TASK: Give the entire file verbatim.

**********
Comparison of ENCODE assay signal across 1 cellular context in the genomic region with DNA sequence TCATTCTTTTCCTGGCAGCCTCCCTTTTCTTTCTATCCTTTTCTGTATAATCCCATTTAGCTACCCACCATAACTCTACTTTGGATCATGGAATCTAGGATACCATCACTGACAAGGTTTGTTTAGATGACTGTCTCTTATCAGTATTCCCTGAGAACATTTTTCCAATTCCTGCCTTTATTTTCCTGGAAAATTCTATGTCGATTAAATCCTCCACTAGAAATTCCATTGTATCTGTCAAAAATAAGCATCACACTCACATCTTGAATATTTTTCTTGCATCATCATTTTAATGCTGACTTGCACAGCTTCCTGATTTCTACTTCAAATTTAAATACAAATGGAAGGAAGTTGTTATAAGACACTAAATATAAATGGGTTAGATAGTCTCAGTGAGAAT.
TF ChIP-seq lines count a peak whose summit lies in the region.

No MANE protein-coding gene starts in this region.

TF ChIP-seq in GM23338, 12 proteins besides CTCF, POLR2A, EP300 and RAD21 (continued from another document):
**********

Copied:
Comparison of ENCODE assay signal across 1 cellular context in the genomic region with DNA sequence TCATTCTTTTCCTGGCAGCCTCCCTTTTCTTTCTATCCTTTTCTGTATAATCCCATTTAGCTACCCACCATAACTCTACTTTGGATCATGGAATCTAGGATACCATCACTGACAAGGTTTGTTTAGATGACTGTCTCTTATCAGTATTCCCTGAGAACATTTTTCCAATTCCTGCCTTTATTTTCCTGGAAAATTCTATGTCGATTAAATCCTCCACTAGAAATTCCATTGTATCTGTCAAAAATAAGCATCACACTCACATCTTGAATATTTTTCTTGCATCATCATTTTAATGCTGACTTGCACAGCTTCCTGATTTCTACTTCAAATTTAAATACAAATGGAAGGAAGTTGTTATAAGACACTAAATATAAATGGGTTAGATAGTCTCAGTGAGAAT.
TF ChIP-seq lines count a peak whose summit lies in the region.

No MANE protein-coding gene starts in this region.

TF ChIP-seq in GM23338, 12 proteins besides CTCF, POLR2A, EP300 and RAD21 (continued from another document):